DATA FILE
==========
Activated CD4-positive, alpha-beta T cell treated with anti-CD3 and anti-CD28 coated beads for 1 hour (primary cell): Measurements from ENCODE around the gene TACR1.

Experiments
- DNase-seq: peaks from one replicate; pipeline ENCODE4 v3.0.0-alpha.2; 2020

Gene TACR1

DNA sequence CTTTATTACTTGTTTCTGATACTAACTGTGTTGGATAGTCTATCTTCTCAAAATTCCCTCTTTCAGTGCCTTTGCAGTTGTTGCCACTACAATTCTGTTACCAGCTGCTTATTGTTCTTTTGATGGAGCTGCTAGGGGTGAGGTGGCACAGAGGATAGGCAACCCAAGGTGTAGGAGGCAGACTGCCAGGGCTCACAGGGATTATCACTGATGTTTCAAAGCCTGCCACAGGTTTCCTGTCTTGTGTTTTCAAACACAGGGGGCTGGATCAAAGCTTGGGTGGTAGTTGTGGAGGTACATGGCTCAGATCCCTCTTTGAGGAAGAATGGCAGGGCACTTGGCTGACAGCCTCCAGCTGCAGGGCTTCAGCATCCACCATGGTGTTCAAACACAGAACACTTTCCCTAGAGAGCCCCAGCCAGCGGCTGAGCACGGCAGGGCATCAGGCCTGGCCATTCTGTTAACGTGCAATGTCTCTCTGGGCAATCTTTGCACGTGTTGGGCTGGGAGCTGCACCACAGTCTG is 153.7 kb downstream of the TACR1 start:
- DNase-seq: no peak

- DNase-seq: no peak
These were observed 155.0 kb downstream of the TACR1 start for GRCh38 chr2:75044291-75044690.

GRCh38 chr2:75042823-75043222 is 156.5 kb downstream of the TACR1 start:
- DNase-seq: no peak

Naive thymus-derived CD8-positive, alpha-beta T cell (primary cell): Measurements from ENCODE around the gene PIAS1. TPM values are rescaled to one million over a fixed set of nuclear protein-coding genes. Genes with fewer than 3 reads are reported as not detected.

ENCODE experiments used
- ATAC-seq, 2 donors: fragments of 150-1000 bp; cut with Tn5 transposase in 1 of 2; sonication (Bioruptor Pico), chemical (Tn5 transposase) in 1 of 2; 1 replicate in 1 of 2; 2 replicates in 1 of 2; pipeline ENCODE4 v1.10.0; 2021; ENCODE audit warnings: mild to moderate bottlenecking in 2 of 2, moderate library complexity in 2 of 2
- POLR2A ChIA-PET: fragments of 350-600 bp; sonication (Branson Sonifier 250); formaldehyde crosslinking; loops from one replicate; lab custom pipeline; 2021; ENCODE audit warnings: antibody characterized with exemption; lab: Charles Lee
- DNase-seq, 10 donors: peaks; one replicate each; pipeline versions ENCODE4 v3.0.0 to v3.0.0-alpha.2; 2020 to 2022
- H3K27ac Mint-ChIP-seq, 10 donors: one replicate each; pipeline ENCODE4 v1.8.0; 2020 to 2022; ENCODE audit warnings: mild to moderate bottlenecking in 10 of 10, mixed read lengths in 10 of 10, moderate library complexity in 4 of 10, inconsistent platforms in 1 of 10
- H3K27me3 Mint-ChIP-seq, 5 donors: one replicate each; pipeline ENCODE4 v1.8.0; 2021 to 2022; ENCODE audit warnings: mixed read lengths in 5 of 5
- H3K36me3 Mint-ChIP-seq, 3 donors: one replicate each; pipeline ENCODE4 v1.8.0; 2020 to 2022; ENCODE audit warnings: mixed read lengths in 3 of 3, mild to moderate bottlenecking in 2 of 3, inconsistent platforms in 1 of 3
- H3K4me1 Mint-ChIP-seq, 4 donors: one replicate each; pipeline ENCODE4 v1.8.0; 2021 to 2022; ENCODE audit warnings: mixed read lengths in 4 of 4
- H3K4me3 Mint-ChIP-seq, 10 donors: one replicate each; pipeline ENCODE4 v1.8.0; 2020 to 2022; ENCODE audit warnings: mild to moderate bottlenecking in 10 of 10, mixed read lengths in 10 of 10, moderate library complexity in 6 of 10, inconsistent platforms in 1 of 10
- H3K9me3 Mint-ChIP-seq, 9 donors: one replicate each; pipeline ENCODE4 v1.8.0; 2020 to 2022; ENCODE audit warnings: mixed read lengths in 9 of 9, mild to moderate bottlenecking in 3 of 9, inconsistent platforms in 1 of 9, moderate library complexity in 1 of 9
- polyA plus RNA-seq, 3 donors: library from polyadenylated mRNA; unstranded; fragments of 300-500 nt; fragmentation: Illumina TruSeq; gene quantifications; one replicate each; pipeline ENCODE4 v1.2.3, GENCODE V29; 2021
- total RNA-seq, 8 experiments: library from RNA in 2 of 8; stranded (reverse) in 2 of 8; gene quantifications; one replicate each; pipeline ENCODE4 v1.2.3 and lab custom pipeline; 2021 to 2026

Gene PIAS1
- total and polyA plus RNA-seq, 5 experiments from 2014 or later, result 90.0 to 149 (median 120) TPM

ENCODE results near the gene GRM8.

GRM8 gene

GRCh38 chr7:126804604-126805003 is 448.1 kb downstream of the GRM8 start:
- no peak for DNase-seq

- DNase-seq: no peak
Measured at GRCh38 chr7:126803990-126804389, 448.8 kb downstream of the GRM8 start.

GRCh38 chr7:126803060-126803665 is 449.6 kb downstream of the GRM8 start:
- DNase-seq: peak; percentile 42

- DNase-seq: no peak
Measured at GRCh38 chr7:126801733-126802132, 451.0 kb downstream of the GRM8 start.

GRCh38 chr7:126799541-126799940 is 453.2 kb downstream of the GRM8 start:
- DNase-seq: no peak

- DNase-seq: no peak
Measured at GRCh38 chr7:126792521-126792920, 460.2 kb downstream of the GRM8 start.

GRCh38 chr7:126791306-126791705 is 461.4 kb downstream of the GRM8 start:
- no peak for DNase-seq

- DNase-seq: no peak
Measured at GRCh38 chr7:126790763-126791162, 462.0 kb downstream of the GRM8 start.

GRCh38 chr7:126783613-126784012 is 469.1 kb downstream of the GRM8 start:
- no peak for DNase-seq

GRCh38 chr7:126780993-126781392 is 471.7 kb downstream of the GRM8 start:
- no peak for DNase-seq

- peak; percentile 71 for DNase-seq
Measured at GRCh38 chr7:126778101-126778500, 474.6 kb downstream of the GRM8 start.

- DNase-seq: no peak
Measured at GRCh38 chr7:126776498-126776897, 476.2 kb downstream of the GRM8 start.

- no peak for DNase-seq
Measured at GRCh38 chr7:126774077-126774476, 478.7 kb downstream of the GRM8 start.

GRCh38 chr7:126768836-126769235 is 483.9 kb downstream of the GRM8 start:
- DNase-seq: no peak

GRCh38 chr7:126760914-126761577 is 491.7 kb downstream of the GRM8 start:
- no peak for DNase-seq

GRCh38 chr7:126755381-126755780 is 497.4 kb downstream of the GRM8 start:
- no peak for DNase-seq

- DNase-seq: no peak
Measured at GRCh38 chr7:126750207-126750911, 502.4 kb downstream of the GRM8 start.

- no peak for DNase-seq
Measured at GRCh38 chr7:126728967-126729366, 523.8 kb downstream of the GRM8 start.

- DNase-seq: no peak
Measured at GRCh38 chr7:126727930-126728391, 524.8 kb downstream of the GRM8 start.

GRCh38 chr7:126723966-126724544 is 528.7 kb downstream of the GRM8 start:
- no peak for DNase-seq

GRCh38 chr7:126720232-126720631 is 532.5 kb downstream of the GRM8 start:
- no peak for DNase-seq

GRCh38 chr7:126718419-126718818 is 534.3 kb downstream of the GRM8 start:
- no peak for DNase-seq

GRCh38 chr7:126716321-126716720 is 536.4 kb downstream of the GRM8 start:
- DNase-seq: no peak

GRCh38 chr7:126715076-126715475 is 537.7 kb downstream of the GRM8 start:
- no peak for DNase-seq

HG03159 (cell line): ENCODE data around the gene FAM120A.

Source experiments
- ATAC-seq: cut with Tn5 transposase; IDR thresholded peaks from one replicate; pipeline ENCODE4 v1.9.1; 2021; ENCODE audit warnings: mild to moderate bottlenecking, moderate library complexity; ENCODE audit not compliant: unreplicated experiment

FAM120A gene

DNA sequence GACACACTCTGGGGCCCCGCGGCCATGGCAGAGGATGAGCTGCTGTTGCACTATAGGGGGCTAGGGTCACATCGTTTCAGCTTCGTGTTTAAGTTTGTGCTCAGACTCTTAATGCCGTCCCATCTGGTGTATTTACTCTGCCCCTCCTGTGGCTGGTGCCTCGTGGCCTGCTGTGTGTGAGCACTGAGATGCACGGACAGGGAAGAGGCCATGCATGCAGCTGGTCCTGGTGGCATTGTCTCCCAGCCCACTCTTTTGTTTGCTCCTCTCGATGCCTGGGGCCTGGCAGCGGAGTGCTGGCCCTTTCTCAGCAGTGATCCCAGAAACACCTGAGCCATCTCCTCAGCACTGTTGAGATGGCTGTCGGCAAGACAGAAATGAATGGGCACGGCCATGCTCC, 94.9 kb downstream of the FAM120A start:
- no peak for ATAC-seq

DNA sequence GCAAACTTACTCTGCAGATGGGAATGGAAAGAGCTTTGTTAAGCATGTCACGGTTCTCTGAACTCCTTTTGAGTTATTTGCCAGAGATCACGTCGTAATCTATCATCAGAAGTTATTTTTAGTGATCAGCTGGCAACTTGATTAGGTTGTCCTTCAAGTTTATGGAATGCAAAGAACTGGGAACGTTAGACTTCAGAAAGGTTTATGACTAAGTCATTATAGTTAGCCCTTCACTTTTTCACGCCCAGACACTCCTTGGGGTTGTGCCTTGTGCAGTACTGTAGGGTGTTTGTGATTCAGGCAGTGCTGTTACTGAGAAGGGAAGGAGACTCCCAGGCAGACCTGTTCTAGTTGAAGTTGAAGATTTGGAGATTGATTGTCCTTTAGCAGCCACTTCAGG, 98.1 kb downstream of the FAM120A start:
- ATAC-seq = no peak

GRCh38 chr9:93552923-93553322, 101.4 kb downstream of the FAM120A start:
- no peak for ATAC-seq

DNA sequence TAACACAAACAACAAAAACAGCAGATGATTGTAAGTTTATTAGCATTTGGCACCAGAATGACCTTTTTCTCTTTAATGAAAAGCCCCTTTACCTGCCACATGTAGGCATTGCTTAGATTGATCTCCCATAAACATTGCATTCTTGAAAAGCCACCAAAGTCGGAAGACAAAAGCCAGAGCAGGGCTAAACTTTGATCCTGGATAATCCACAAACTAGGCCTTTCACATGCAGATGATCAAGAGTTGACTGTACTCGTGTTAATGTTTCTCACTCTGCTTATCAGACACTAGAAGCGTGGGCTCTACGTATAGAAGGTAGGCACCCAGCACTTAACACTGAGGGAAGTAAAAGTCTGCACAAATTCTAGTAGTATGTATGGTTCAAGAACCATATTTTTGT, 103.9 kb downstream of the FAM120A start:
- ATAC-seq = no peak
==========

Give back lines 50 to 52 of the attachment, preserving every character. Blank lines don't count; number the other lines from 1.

- DNase-seq: no peak
Measured at GRCh38 chr7:126776498-126776897, 476.2 kb downstream of the GRM8 start.

- no peak for DNase-seq